they going to refund the premiums to those who were slapped with the
If GIA and the insurance companies cannot manage their own affairs,
maybe the Monetary Authority of Singapore should step in to regulate
Patrick Tan Siong Kuan
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By: Mellanie Hewlitt
15 Jan 2005
COE, Parf, ARF - confused? Characteristics of The Great COE Scam
It is glaring that although Singapore has the world's most expensive
cars, the vast majority of car owners remain confounded by the
complicated pricing and ownership system. (See artcile from the New
Paper 14 Jan 2005 "COE, Parf, ARF - confused?")
In all developed countries, buying a car is a simple and transparent
affair that is concluded between buyer and seller. The only other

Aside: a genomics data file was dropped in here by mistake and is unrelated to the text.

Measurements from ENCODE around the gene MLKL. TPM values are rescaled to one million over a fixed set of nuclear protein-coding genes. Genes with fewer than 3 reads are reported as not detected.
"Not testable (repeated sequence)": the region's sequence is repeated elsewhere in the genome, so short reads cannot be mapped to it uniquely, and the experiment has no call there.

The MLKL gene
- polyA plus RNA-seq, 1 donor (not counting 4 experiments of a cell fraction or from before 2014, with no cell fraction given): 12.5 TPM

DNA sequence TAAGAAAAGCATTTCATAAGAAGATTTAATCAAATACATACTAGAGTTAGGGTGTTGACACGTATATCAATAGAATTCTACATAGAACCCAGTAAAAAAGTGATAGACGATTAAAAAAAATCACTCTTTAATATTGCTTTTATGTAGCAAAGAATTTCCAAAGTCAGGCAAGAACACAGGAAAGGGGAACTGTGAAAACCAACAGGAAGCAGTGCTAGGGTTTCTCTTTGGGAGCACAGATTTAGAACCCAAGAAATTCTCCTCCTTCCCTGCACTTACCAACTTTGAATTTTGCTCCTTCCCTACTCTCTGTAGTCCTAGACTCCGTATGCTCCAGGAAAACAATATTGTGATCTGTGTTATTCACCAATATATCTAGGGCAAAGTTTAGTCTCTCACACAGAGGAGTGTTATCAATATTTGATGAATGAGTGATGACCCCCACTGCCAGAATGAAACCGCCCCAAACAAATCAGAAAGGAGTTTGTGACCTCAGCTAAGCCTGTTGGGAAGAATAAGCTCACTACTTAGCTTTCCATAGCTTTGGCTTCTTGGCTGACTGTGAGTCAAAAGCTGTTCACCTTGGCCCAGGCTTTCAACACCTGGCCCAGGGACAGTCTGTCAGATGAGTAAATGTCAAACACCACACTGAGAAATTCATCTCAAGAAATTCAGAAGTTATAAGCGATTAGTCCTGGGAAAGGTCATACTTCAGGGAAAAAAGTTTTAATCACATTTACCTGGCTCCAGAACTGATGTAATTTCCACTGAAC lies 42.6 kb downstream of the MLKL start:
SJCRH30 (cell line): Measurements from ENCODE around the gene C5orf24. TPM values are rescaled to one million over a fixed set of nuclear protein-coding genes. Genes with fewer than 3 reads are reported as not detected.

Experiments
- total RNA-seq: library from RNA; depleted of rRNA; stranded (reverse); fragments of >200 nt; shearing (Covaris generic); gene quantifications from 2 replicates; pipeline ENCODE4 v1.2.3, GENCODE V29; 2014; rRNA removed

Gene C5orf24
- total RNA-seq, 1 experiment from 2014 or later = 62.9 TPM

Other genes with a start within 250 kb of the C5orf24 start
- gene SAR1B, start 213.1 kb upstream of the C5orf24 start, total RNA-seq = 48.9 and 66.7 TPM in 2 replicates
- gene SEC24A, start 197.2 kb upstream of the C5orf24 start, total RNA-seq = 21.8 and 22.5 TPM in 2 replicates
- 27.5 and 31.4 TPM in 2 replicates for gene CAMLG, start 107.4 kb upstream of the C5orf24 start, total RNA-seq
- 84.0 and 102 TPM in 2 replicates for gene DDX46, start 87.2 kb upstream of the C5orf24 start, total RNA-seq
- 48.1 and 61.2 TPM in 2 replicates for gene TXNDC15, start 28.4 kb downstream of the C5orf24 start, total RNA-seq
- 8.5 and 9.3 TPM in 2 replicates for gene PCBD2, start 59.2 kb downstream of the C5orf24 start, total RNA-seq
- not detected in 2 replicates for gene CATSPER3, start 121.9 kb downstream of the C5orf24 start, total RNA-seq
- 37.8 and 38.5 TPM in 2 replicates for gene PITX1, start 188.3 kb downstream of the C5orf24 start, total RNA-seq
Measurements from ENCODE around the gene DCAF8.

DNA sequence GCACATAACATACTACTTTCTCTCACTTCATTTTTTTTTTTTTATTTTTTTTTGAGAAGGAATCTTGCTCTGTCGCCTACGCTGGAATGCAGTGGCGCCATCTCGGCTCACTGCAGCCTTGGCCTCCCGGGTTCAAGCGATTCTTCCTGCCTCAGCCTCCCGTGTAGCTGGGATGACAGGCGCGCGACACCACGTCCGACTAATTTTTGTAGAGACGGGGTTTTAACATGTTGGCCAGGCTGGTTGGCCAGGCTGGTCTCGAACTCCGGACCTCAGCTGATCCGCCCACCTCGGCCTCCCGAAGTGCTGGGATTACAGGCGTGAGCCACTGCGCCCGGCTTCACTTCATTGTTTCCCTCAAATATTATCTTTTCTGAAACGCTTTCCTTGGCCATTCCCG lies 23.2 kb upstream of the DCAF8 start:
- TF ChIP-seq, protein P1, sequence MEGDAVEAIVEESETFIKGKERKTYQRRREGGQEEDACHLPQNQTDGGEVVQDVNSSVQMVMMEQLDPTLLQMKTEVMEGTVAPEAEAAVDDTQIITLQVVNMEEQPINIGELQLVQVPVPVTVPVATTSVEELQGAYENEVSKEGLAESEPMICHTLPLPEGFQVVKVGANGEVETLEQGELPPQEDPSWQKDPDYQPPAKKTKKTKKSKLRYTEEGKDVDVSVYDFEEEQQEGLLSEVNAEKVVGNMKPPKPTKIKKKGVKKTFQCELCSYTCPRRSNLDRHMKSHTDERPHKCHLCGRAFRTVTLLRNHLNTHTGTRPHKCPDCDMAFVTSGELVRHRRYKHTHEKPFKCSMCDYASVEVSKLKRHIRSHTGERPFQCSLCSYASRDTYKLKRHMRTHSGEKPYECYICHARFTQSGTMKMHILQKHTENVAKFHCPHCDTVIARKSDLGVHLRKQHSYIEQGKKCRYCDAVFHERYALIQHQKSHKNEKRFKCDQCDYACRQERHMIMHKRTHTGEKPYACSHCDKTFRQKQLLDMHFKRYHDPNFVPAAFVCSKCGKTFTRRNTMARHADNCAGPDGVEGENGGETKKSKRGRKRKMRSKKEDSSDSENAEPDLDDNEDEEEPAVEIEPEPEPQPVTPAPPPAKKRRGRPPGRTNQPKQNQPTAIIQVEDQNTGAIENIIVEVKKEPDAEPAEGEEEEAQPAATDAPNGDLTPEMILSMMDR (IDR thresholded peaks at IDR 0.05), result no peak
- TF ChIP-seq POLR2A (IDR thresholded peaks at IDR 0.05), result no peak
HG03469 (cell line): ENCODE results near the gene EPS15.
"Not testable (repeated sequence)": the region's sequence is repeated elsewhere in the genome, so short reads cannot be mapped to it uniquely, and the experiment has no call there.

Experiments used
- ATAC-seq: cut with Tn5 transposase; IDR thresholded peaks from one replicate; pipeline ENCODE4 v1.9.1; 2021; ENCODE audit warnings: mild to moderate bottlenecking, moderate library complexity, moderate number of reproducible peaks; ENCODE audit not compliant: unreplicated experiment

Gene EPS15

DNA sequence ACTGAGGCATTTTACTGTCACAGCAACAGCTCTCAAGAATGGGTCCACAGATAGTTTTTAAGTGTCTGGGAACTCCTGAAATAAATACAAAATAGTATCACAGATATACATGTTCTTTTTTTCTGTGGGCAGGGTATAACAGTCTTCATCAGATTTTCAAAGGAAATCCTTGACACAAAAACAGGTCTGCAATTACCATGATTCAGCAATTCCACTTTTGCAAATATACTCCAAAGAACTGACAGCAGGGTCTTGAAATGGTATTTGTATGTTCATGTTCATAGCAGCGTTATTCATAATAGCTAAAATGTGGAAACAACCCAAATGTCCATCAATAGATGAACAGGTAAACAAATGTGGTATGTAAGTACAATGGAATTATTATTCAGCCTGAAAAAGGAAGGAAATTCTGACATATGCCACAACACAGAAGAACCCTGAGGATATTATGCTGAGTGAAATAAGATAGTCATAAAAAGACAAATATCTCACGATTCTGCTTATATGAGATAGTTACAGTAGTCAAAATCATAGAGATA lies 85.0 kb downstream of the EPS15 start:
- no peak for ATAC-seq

third-parties involved are the insurance company and the finance
company. In Singapore a series of bureaucratic shields and paperwork
complicate the process.
The system is massively complicated, designed to confuse the average
car buyer. The objective is to disguise the underlying scam which
involves siphoning funds from the car owner into the bloated coffers
of the government.
The latest tender saw car COE premiums ending at $18,400 (up to
1,600cc) and $14,002 (above 1,600cc) - the lowest in over a decade.
The government is set to release between 100,000 to 120,000 COEs this
year. At an average COE "price" of approx SGD16,201 per COE this
amounts to a whopping SGD1,944,120,000/- in COE revenue for the
Although the supposed objective of the COE system was to regulate
traffic flow and reduce traffic congestion, a number of
characteristic reveal the actual COE scam which has the hidden
purpose of siphoning funds from car owners.
The scam is Revealed via the following formulae:
COE Revenue = COE Price X Number of COE issued.
Regardless of the price of the COE, the total COE revenue collected